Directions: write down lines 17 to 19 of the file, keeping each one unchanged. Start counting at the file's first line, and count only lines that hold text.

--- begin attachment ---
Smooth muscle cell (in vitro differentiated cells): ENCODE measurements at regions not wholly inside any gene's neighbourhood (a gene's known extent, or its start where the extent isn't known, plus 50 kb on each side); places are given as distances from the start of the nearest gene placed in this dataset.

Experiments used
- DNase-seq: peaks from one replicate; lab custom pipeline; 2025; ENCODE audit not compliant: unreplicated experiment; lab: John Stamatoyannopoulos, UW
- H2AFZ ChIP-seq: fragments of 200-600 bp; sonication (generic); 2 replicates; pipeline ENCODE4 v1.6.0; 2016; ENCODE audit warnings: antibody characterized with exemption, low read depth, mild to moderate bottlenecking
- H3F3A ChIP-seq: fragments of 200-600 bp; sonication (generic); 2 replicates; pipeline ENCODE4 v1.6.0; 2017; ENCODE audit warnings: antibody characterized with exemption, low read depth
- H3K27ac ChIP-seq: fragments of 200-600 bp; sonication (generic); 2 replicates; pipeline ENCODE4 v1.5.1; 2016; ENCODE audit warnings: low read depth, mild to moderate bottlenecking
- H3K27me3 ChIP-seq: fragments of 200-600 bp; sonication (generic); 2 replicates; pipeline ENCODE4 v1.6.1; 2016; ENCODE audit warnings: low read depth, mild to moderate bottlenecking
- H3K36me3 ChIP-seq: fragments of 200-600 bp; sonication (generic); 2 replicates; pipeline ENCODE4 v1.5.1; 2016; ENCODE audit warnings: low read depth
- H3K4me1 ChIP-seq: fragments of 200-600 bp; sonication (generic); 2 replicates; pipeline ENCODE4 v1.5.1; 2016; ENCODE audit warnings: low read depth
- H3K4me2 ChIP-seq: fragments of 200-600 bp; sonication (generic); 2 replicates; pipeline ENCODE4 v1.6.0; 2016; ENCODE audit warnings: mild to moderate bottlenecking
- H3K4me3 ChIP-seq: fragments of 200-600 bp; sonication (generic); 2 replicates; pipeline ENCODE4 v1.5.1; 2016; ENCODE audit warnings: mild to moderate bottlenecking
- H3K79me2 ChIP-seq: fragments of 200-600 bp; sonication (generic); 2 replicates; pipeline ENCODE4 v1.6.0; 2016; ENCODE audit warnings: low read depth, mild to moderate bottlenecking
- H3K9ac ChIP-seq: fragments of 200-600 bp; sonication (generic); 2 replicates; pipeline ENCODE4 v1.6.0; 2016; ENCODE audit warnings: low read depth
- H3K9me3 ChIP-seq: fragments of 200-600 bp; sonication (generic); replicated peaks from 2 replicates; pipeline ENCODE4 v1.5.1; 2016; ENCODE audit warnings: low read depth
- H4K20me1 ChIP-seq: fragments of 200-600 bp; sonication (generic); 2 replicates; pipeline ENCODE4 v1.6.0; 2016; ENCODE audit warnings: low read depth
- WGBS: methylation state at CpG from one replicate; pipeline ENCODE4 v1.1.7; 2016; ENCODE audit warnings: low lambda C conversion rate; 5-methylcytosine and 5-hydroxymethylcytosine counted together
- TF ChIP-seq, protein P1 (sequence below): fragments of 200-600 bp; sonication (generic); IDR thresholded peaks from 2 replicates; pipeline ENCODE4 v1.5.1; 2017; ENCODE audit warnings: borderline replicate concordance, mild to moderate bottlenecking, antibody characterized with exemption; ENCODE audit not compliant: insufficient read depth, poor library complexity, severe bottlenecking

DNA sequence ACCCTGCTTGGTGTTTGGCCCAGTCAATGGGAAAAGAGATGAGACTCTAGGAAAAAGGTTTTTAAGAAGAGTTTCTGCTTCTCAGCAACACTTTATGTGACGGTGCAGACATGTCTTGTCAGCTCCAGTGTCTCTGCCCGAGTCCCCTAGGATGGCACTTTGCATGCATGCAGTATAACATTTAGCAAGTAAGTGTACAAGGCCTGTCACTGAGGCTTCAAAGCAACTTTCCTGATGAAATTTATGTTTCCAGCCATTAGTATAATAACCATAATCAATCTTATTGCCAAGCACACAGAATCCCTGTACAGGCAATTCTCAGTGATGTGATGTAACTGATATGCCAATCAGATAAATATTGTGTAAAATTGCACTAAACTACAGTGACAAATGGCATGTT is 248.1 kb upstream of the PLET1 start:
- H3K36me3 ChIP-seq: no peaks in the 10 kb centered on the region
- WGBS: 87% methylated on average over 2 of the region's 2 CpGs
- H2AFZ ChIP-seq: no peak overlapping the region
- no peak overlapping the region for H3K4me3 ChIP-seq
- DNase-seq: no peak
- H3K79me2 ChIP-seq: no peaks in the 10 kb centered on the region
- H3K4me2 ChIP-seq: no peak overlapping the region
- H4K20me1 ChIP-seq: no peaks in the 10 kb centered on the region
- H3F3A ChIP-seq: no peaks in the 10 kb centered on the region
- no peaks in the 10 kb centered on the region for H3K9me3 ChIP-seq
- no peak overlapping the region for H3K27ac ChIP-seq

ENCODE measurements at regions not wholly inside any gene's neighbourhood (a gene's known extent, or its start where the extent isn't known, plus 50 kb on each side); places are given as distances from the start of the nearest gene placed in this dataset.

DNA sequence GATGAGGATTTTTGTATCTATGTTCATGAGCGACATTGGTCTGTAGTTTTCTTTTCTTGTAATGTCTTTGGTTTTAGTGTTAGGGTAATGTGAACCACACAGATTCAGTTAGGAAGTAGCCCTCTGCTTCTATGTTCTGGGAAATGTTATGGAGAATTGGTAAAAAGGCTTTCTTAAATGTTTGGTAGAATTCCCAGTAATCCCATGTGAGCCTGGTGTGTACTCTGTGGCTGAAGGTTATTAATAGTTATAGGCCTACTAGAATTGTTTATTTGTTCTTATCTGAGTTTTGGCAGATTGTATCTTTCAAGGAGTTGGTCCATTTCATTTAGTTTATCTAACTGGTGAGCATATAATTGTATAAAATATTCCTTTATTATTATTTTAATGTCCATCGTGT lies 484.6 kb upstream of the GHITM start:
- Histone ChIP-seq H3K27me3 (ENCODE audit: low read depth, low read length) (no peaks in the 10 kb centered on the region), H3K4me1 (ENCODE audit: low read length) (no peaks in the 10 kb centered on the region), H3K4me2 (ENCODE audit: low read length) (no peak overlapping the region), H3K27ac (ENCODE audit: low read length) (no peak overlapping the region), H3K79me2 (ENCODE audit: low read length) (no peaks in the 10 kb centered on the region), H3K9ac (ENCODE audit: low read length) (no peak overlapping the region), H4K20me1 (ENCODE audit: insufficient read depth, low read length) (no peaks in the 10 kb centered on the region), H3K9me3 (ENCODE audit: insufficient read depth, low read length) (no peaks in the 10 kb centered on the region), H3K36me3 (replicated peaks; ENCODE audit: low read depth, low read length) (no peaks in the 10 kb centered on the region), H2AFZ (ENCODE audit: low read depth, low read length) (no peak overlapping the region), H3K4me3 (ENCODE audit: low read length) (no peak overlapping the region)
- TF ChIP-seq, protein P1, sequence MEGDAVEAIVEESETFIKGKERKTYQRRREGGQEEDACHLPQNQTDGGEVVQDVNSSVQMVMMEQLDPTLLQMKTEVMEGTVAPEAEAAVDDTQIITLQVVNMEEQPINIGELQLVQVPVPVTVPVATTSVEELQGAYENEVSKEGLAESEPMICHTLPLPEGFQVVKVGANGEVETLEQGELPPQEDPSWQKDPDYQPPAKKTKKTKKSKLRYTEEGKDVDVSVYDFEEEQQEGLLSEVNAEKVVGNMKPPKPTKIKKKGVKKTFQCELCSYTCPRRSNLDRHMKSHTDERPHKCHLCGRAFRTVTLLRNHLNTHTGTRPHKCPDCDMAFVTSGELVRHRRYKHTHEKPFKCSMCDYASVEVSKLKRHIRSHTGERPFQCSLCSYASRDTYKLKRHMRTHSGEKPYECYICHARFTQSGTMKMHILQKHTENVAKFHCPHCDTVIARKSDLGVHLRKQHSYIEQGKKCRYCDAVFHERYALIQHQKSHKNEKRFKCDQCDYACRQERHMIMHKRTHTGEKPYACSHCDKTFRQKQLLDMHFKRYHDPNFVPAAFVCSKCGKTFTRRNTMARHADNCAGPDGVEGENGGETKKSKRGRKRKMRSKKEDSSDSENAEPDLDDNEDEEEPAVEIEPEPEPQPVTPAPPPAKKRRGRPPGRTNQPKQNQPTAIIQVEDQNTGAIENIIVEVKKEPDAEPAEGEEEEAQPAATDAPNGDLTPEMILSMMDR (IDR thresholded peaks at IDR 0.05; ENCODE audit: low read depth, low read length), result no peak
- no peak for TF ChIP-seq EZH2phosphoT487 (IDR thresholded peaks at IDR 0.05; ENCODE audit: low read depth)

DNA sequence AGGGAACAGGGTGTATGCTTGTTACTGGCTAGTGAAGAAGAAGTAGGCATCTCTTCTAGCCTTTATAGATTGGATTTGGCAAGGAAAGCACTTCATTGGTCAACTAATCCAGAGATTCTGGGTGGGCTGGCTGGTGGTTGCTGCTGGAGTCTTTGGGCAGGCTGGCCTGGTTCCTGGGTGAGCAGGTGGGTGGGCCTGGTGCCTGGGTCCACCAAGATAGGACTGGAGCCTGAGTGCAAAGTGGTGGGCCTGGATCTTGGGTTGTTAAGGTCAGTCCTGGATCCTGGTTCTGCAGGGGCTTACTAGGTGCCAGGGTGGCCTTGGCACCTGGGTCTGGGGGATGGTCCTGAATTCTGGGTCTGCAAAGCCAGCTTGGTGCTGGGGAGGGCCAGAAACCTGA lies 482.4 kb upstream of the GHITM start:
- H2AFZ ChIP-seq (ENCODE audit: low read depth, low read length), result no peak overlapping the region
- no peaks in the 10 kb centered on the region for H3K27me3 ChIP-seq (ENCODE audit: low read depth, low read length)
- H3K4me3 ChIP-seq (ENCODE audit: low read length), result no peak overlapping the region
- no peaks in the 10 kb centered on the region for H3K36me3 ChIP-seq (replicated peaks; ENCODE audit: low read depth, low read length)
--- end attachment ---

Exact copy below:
- TF ChIP-seq, protein P1 (sequence below): fragments of 200-600 bp; sonication (generic); IDR thresholded peaks from 2 replicates; pipeline ENCODE4 v1.5.1; 2017; ENCODE audit warnings: borderline replicate concordance, mild to moderate bottlenecking, antibody characterized with exemption; ENCODE audit not compliant: insufficient read depth, poor library complexity, severe bottlenecking

DNA sequence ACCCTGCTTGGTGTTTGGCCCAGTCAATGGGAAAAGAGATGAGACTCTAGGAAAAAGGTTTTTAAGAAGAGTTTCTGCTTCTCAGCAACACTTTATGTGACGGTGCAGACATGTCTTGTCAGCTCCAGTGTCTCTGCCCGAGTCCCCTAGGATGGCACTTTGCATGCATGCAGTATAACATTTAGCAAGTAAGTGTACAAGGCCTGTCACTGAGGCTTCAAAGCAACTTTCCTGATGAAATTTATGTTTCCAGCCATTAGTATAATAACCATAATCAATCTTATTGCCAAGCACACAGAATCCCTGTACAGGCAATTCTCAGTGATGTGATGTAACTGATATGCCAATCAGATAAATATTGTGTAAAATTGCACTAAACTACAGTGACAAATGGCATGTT is 248.1 kb upstream of the PLET1 start:
- H3K36me3 ChIP-seq: no peaks in the 10 kb centered on the region